Fluctuations in in vivo reactive systems.
Hélène Berthoumieux (LPTMC – Université Pierre & Marie Curie, Paris)
SPECIAL LOCATION (due to renovation work at LPS)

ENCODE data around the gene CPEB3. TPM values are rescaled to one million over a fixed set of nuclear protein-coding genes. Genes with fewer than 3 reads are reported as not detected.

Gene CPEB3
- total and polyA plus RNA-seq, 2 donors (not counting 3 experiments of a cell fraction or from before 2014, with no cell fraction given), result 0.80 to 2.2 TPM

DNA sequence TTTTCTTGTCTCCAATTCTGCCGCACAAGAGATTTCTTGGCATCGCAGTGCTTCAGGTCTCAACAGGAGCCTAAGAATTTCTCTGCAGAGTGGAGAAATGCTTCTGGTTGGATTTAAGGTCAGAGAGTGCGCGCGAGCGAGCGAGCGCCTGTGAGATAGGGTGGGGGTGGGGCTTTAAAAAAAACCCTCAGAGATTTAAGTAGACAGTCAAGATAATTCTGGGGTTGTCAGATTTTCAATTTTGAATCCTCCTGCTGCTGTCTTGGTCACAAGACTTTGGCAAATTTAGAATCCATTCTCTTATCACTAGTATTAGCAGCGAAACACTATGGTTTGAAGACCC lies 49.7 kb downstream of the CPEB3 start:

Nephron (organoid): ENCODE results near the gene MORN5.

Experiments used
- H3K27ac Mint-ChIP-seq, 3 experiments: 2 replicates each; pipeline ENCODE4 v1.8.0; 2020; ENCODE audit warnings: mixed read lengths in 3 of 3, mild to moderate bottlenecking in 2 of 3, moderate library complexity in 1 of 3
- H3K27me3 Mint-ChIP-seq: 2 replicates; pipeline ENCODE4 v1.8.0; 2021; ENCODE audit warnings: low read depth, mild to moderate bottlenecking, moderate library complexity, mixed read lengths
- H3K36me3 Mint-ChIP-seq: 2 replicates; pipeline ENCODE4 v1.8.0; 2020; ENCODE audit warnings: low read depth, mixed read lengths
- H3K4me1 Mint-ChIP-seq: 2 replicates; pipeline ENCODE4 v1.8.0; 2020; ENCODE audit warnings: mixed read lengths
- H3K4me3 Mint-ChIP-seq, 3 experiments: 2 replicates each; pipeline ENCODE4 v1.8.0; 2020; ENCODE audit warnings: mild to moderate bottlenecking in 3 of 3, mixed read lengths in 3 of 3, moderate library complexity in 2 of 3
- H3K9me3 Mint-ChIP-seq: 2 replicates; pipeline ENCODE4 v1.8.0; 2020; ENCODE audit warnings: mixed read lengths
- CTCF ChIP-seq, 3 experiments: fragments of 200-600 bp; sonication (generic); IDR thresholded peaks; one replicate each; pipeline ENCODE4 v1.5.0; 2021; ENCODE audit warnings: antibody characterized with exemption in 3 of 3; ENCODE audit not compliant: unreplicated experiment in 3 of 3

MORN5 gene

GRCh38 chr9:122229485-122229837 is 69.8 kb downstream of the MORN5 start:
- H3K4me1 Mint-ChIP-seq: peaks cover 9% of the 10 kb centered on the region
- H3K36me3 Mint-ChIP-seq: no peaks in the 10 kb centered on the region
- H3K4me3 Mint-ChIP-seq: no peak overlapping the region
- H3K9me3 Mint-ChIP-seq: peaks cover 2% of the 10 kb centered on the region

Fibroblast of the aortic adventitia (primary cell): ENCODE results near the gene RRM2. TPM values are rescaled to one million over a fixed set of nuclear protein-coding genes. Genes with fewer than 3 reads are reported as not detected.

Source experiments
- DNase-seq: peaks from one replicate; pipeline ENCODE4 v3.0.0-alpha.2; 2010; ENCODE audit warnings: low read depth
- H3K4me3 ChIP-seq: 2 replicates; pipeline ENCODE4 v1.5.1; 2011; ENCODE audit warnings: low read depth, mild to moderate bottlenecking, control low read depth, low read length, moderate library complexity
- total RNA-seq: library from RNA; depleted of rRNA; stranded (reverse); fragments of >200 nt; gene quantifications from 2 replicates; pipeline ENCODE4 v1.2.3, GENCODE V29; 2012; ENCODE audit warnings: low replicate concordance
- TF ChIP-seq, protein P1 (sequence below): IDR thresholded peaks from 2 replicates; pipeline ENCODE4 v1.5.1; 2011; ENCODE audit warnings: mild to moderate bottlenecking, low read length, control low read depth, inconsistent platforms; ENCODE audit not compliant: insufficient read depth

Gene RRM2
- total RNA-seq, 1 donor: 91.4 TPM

For a chemist, a living cell is a reactive system in which the concentrations of biomolecules are not determined by the thermodynamics but are controlled by energy sources maintaining the system in an out-of-equilibrium state. Chemical reaction networks are thus perturbed by a thermal noise and the fluctuations of these energy sources. Theoretical and experimental studies have shown that the fluctuations of in vivo systems break the fluctuation-dissipation theorem, which is a result of statistical physics at equilibrium. One can thus ask what information is contained in the correlation functions of protein concentrations and how they relate to the response of the reactive network to a perturbation. Answers to these questions are of prime importance to extract meaningful parameters from the in vivo fluorescence correlation spectroscopy data. Here, we present a theoretical study of the fluctuations of the concentration of a reactive species involved in a cyclic network that is in a non-equilibrium steady state perturbed by a noisy force, taking into account both the breaking of detailed balance and extrinsic noises that are known to be important in a cell.